Corruption, deceit, sex and murder lie deep in the underbelly of the entertainment industry, but not where you think. In Death to Smoochy, the darker side of Hollywood is in the most wholesome corner of all--children's television.
"It has a nasty dark view of children's television," says Robin Williams, who plays popular children's TV host Rainbow Randolf in the movie. "If you want happy, just regular fun, this is not for you."
In Death to Smoochy, an FBI bust confirms allegations that Randolf was taking bribes from parents of child actors. He promptly loses his show and becomes a national disgrace. Enter Smoochy. Sheldon Mopes, played by Edward Norton, eeks out a name for himself playing birthdays and local clinic openings in a shoddy purple dinosaur suit. When the network execs at Kidnet fish for a Randolf replacement, Smoochy gets the job. From there, jealousy, anger, ulterior motives and even the Irish mob interweave to create an intricate, hilarious and extremely dark comedy--something very out of character for the typically warm-hearted Williams.
"It's nice to go the other way just to confuse someone," says Williams. "It's like when you find out there's a porno version called Snatch Adams, you go 'oh my God.'"
And the role is definitely different for Williams. His character is, in a word, crazy. Manic depressive, suicidal, substance abusing and obsessive, Randolf's off-stage character is sharply different than his TV persona. He portrays a coarse,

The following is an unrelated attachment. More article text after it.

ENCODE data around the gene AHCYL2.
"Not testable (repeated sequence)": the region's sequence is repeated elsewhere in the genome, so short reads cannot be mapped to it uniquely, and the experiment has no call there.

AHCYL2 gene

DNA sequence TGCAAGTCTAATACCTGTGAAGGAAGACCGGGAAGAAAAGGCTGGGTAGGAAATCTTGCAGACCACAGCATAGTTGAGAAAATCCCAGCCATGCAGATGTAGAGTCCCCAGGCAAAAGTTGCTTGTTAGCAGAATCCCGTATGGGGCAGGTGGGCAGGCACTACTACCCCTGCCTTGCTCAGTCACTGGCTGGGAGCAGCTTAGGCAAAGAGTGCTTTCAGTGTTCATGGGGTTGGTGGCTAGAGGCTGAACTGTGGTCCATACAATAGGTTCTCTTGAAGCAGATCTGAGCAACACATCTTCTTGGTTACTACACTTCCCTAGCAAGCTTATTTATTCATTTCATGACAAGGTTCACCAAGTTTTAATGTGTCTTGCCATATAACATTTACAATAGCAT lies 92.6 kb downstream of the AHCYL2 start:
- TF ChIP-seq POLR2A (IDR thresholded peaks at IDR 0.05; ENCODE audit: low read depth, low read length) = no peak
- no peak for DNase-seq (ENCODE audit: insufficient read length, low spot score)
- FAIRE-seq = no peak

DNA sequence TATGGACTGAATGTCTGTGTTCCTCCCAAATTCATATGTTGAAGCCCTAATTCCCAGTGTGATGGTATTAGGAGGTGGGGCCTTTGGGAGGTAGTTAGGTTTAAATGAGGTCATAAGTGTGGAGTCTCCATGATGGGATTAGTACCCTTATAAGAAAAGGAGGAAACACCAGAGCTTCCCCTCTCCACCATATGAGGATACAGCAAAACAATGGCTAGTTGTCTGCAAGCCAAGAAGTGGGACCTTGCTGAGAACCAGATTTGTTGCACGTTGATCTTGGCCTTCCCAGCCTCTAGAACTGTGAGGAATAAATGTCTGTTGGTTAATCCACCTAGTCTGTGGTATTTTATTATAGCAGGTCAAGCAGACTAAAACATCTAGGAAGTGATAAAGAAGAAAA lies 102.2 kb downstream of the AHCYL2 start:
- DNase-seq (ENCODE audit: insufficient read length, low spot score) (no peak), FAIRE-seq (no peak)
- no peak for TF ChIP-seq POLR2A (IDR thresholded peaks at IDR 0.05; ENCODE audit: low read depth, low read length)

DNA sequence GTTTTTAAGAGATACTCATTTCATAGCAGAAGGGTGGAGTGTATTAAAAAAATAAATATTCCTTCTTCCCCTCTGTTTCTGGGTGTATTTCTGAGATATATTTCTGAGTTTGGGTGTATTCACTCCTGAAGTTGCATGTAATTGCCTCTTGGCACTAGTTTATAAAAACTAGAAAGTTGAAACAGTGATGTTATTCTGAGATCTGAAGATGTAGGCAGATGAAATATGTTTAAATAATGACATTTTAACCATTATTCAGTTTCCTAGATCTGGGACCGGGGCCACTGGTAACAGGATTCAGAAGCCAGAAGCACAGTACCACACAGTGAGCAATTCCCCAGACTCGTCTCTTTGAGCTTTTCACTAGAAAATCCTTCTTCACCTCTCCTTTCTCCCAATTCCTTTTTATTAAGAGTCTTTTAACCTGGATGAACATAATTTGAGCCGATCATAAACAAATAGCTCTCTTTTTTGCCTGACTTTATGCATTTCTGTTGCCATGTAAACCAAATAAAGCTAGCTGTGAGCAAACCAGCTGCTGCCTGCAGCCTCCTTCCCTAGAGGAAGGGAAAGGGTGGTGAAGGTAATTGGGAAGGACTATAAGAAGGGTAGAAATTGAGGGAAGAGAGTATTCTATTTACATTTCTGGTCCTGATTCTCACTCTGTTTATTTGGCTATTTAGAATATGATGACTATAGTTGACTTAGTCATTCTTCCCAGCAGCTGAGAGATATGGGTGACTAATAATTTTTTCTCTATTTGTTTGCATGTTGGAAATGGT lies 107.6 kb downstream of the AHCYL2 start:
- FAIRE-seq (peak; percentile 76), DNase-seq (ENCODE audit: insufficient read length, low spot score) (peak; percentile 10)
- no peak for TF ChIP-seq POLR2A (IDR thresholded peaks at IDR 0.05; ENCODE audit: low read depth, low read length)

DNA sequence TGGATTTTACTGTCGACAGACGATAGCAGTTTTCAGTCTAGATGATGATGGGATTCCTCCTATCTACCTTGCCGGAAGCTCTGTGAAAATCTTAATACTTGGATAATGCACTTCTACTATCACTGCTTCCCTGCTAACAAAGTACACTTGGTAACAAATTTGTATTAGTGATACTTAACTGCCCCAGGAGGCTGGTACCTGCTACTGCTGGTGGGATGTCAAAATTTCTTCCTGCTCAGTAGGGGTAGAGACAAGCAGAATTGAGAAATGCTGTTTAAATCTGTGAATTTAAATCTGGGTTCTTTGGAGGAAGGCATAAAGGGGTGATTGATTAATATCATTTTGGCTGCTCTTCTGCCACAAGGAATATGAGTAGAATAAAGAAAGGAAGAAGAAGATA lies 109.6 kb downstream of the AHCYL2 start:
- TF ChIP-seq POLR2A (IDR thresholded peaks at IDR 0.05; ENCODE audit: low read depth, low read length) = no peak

vindictive and violent man of desperation.
Part of Williams' over the top portrayal of the fallen host rests on the shoulders of director Danny Devito.
"There are no boundaries with him. There's this sense of try anything and he'll pick the best," explains Williams. "It's more free because, first of all, it's a comedy and working with Danny Devito, he's not afraid of it."
Devito says this attitude of experimenting as you go was at the heart of the film. He made an effort to let the actors take this where they wanted--and the results speak for themselves.
"When you have people who are really prone to improvise and have a lot of fun, your experience is broadened," says Devito. "You do the script, which we stuck by pretty closely, but I also allowed all the actors to have a few takes where they just let loose."
The result--especially from scenes Devito notes were full of improv--were quick-paced, hilarious examples of both how funny and dark this movie really is.
Although sometimes, especially in a movie as vulgar as this, you need to realize when to draw the line. This is something Devito says he's very aware of. In particular, he refers to a scene involving neo-Nazis and a resulting Smoochy scandal.
"It terms of the Nazi scenes, I thought possibly this is too much when I read the script," says Devito. "But I thought it would give Sheldon great motivation and the country itself to think this guy is such a hypocrite, so I thought it was fun to do."
Williams agrees that determining how far you can go is an issue, but doesn't want to let that hurt the film.
"Was I worried about having an edge? No. I do this in my stand-up all the time," explains Williams. "It's a challenge but a necessary one, so you don't close up the aperture."
Another concern was working with the crude script and child actors. When the script saw children on screen alongside this kind of language, Williams and Devito were careful to warn parents and try to prepare the children, though it didn't always work. Williams remembers a scene where Smoochy pulls out a rather suggestive-shaped cookie during the filming of a show.
"Smoochy pulls out the cookie and this one little eight-year-old looks up and goes 'what the fuck?'" he remembers. "It was the most bizarre thing."
Devito recalls this as well.
"Robin almost had a heart attack," laughs Devito. "He fell to the ground laughing so hard we had to stop while he recovered."